Organized by the student group Forum for American/Chinese Exchange at Stanford (FACES), the conference brings together U.S. students from colleges nationwide with students from three Chinese universities to discuss U.S.-China relations.

A series of events open to the public are also scheduled.

The keynote address features the only American ever to join the Chinese Communist Party and a translator for Mao Zedong, Sidney Rittenberg. His talk on doing business in China is scheduled to take place Wednesday.

Talks on topics ranging from economics in Asia to China's environmental policy will have professors, business executives and political advisors such as former Treasury Department official Brad Setser as speakers.

Meanwhile, Chinese and American students will forge friendships through group meals and private seminars. The goal is to get future world leaders thinking about cooperation at a tender age, FACES' student leaders said.

None of the conference's talks will explicitly address recent Olympic protests or clashes between Chinese police and Tibetan rioters. Yet students say discussion of current events among peers has been heated.

Dozens of comments filled Stanford senior Annie Jonas' inbox this week as American and Chinese students used FACES' e-mail chat list to weigh in on conflict in Tibet, she said.

The conversation revealed many Chinese students grew up believing the Dalai Lama is an evil man out to overthrow China — a stark contrast to the Western perception of a lovable leader, she said.

Dong Wang, a sophomore at Peking University traveling to Stanford for the conference, said tense discussions about the Olympic boycotts also have been raging on the e-mail thread.

Wang, a member of one of FACES' Chinese chapters, is one of 40 students chosen by FACES students from roughly 700 Chinese applicants.

Through the e-mail list and in person conversations at conferences, FACES provides a forum for communication — critical for students from the world's two great powers, Wang said.

He's noticed even simple similarities such as a fondness for the T.V. show "Prison Break" help break down barriers between American and Chinese college kids.

Jonathan Yin, a sophomore at Fudan University, said earlier generations' lack of understanding is attributable to the Cold War and Iron Curtain — but his generation has no excuse.

Dialog clears up cultural myths, according to Yin, who is also flying in from China for the conference.

"Student organizations like FACES can help disprove the cultural stereotype that Chinese students are nerds with no socializing ability," he said. And he's learned Americans aren't as self-centered as many Chinese assume, he said.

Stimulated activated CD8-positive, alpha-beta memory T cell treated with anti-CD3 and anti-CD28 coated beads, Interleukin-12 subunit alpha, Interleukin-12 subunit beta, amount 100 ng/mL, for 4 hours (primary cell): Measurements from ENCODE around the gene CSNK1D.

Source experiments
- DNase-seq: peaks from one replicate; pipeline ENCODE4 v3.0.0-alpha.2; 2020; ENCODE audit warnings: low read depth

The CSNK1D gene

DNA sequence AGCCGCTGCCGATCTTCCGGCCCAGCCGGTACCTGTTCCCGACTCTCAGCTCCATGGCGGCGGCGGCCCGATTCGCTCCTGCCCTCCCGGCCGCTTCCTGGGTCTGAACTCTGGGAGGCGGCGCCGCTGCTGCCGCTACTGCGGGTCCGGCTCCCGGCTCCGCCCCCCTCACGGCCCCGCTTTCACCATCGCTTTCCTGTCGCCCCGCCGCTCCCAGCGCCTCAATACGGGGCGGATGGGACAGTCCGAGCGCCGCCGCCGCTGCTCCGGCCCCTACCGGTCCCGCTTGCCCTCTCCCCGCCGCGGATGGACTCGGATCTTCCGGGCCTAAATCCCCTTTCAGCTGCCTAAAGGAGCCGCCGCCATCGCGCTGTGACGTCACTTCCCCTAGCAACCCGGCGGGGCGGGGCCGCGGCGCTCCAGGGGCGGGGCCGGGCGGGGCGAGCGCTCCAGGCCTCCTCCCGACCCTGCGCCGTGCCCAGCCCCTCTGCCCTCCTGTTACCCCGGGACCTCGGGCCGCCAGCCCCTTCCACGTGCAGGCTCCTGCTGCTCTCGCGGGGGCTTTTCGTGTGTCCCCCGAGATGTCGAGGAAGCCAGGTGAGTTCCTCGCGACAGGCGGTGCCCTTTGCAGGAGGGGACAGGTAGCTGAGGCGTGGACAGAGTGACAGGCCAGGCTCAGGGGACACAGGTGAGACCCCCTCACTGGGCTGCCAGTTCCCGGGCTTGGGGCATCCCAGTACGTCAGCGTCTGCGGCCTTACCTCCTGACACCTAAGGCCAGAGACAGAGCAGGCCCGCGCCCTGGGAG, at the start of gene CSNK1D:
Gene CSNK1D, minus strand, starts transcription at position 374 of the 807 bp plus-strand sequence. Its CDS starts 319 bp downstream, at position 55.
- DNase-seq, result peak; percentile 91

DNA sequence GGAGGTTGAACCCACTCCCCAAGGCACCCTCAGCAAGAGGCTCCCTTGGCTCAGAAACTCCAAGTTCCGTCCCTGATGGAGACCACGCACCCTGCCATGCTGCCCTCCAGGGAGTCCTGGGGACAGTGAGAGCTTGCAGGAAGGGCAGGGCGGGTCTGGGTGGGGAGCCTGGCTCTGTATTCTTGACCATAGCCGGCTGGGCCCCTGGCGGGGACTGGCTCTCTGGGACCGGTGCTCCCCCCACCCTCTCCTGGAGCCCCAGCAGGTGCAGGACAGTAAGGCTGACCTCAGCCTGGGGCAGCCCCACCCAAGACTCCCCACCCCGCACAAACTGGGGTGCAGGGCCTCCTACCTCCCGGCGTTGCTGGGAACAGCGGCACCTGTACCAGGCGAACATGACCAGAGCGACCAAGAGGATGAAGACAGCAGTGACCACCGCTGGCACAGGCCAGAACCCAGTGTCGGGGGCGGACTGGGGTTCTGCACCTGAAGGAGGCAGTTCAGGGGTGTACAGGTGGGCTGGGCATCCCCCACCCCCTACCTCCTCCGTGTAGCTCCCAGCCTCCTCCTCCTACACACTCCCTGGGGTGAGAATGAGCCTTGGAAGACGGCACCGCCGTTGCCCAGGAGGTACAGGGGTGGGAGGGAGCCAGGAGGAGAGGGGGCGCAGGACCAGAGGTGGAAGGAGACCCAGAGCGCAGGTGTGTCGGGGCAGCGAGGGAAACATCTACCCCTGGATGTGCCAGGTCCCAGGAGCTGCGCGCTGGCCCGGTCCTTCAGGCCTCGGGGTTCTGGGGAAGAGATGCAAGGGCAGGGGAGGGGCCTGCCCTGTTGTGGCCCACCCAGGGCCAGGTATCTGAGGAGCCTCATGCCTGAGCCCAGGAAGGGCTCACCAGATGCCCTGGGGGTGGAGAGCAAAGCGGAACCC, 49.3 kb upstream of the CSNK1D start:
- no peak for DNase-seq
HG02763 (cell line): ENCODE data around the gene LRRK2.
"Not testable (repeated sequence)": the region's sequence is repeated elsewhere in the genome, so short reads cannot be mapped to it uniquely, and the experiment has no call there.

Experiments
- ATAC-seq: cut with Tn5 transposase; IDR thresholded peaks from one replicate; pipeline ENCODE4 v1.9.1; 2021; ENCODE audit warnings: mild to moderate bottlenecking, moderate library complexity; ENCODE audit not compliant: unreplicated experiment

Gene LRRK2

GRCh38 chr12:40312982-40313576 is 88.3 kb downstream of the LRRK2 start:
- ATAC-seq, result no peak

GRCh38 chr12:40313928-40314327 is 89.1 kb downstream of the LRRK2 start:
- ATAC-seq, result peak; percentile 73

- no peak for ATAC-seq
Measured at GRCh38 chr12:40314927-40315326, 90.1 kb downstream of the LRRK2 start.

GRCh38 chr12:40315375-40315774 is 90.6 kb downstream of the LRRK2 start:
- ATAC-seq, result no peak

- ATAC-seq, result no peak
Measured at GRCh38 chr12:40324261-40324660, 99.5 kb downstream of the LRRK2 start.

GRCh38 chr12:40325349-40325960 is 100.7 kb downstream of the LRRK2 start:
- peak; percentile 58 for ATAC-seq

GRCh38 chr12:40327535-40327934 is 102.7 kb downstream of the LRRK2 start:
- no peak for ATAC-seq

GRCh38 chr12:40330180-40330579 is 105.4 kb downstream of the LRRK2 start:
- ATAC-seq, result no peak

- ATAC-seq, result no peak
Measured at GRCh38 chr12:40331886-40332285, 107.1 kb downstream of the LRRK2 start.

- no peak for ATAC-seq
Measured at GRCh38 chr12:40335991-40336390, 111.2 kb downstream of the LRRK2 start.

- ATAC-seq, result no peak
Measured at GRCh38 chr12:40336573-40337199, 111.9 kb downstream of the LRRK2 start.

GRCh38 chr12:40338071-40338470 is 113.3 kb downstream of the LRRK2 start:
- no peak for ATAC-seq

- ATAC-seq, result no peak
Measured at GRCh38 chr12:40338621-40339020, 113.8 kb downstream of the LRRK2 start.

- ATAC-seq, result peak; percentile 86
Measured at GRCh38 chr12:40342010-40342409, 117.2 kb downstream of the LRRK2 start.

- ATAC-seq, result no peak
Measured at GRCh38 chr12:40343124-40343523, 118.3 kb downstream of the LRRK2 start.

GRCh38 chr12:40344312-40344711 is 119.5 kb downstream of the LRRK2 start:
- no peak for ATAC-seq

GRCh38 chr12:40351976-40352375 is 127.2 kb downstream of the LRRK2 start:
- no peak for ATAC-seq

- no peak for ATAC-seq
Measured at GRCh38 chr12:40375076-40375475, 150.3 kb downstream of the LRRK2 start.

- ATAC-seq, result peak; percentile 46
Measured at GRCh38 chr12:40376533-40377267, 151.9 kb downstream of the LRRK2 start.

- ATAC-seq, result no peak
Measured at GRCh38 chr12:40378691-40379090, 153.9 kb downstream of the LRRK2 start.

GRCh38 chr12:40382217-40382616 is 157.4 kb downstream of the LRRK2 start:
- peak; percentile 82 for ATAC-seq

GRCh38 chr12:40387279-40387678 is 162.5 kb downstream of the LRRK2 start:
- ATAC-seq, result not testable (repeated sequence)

Stanford senior Kai Lukoff even discovered that Chinese students are more stereotypically "American" than U.S. students after his trip to a conference in China, he said.

"When I talk to the Chinese delegates, they're not at all interested in Communism. Really they're interested in getting rich. They today have a more capitalistic attitude toward their goals than most American [students do," he said. Many U.S. teens profess goals of improving the world, while Chinese students seemed intent on career advancement through business, he said.

Jonas learned that not all Chinese view their political system as oppressive, she said.

At last fall's FACES conference in Beijing, a Chinese student's explanation of his internship with a government censorship bureau opened her eyes, she said.

"He justified his work by saying he was really saving people's lives by stopping conversations that could lead to dangerous situations," she said.

Despite occasional political enmity between the two nations, they share common interests — such as green-technology development and cutting down on pollution, according to Stanford junior Chi Nguyen, who attended the conference in China last fall.

The conferences help students form real bonds, she said. She's joined an international network of current and previous participants and has friends to call next time she's in Beijing or other cities, she said.

"You feel empowered and like the world has gotten a lot smaller, which is always a good feeling," she said.

A complete list of public talks is available on the FACES Web site at http://faces.stanford.edu .

Comments

jamal hall
Santa Rita (Los Altos)
on Apr 11, 2008 at 11:21 am
jamal hall, Santa Rita (Los Altos)
on Apr 11, 2008 at 11:21 am

i want to kno how is china doing is it bad down there thats my quse for the day


jamal
Crescent Park
on Apr 11, 2008 at 11:21 am
jamal, Crescent Park
on Apr 11, 2008 at 11:21 am
Wilson
College Terrace
on Apr 12, 2008 at 9:15 pm
Wilson, College Terrace
on Apr 12, 2008 at 9:15 pm

> The conversation revealed many Chinese students grew up
> believing the Dalai Lama is an evil man out to overthrow
> China — a stark contrast to the Western perception of a
> lovable leader, she said.

Now who could have taught all of those Chinese students that?

Should American students cooperate with Chinese students by believing the same things the Chinese students do about the Lama?


Kwong
Palo Alto High School
on Apr 14, 2008 at 1:42 pm
Kwong, Palo Alto High School
on Apr 14, 2008 at 1:42 pm

Just because China says that doesn't mean there might be a grain of truth in behind that statement, Wilson. Americans might not have to cooperate and believe the same things as the Chinese do, but they still have to consider that there might be something about the Dalai Lama. One side says he's great, the other side says he's evil, then you don't believe either side. He's neither great nor evil until we can actually see into his head.


Eric VArney
Palo Alto High School
on Jun 6, 2008 at 12:42 pm
Eric VArney, Palo Alto High School
on Jun 6, 2008 at 12:42 pm

My schools online journalism program, The Paly Voice, did a story on the Olympics. It is a two part opinion piece. Come see it at the links below.

Web Link

Web Link


Don't miss out on the discussion!
Sign up to be notified of new comments on this topic.

Post a comment

Sorry, but further commenting on this topic has been closed.